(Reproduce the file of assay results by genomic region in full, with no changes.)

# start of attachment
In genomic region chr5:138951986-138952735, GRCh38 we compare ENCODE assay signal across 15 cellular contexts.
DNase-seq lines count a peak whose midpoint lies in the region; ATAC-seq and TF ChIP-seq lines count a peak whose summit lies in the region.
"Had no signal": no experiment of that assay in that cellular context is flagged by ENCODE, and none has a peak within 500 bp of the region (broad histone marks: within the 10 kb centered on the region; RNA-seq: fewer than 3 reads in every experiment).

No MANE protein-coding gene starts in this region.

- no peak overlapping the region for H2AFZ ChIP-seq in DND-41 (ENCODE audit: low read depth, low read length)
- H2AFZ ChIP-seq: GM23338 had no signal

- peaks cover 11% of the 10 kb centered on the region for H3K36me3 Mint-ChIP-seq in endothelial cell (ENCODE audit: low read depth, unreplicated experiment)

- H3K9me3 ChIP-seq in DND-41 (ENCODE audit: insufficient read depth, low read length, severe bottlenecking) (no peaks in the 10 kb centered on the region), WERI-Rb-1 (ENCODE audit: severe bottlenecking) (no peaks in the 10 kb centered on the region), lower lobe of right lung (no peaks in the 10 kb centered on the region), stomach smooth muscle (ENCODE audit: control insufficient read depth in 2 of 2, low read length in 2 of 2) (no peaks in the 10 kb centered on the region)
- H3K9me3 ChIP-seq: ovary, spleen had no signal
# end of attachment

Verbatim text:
In genomic region chr5:138951986-138952735, GRCh38 we compare ENCODE assay signal across 15 cellular contexts.
DNase-seq lines count a peak whose midpoint lies in the region; ATAC-seq and TF ChIP-seq lines count a peak whose summit lies in the region.
"Had no signal": no experiment of that assay in that cellular context is flagged by ENCODE, and none has a peak within 500 bp of the region (broad histone marks: within the 10 kb centered on the region; RNA-seq: fewer than 3 reads in every experiment).

No MANE protein-coding gene starts in this region.

- no peak overlapping the region for H2AFZ ChIP-seq in DND-41 (ENCODE audit: low read depth, low read length)
- H2AFZ ChIP-seq: GM23338 had no signal

- peaks cover 11% of the 10 kb centered on the region for H3K36me3 Mint-ChIP-seq in endothelial cell (ENCODE audit: low read depth, unreplicated experiment)

- H3K9me3 ChIP-seq in DND-41 (ENCODE audit: insufficient read depth, low read length, severe bottlenecking) (no peaks in the 10 kb centered on the region), WERI-Rb-1 (ENCODE audit: severe bottlenecking) (no peaks in the 10 kb centered on the region), lower lobe of right lung (no peaks in the 10 kb centered on the region), stomach smooth muscle (ENCODE audit: control insufficient read depth in 2 of 2, low read length in 2 of 2) (no peaks in the 10 kb centered on the region)
- H3K9me3 ChIP-seq: ovary, spleen had no signal